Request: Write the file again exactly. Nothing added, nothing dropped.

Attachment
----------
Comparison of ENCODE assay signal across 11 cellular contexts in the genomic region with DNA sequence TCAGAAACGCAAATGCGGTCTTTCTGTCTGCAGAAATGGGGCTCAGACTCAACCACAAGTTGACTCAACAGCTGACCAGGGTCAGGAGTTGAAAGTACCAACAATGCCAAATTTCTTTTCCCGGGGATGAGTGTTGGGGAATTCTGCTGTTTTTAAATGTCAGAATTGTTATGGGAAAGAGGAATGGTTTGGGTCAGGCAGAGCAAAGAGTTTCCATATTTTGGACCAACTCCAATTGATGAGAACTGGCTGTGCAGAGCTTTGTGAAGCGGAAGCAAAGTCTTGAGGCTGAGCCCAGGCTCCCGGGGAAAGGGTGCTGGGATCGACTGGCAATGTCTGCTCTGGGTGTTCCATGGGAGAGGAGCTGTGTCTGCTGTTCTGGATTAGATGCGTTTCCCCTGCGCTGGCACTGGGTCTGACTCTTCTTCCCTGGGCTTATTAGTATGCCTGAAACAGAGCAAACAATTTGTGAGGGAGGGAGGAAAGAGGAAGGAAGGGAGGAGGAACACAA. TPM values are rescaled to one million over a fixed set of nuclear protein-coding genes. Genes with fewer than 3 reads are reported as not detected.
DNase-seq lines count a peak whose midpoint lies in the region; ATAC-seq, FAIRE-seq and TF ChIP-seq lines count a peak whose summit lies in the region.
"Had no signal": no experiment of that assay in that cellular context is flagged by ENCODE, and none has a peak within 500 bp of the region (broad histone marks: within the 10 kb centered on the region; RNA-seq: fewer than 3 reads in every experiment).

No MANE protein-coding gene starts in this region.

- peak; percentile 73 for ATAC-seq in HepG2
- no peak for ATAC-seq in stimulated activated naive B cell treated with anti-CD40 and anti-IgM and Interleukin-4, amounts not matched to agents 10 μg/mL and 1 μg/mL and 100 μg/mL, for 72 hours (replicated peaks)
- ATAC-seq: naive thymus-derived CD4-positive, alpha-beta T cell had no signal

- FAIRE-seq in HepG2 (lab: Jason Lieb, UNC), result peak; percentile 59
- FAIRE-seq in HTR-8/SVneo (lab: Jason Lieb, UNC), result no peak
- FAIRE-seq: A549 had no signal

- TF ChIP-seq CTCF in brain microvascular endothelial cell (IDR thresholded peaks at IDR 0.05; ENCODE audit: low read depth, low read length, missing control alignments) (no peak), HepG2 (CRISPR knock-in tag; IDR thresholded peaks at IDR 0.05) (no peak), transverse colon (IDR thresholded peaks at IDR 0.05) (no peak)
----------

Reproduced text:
Comparison of ENCODE assay signal across 11 cellular contexts in the genomic region with DNA sequence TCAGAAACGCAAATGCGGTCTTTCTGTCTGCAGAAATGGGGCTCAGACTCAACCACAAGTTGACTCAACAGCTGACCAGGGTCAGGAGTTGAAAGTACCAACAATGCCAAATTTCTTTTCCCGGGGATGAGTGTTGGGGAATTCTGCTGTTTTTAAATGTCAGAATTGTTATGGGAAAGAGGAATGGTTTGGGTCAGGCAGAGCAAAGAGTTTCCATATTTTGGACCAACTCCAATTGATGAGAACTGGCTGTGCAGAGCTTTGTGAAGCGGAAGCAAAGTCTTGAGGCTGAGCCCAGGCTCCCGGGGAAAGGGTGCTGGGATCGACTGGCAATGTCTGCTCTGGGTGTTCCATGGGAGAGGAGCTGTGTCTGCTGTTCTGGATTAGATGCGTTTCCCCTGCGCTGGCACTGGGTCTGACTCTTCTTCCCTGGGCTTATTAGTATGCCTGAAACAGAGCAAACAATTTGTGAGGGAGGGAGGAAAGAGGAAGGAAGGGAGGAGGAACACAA. TPM values are rescaled to one million over a fixed set of nuclear protein-coding genes. Genes with fewer than 3 reads are reported as not detected.
DNase-seq lines count a peak whose midpoint lies in the region; ATAC-seq, FAIRE-seq and TF ChIP-seq lines count a peak whose summit lies in the region.
"Had no signal": no experiment of that assay in that cellular context is flagged by ENCODE, and none has a peak within 500 bp of the region (broad histone marks: within the 10 kb centered on the region; RNA-seq: fewer than 3 reads in every experiment).

No MANE protein-coding gene starts in this region.

- peak; percentile 73 for ATAC-seq in HepG2
- no peak for ATAC-seq in stimulated activated naive B cell treated with anti-CD40 and anti-IgM and Interleukin-4, amounts not matched to agents 10 μg/mL and 1 μg/mL and 100 μg/mL, for 72 hours (replicated peaks)
- ATAC-seq: naive thymus-derived CD4-positive, alpha-beta T cell had no signal

- FAIRE-seq in HepG2 (lab: Jason Lieb, UNC), result peak; percentile 59
- FAIRE-seq in HTR-8/SVneo (lab: Jason Lieb, UNC), result no peak
- FAIRE-seq: A549 had no signal

- TF ChIP-seq CTCF in brain microvascular endothelial cell (IDR thresholded peaks at IDR 0.05; ENCODE audit: low read depth, low read length, missing control alignments) (no peak), HepG2 (CRISPR knock-in tag; IDR thresholded peaks at IDR 0.05) (no peak), transverse colon (IDR thresholded peaks at IDR 0.05) (no peak)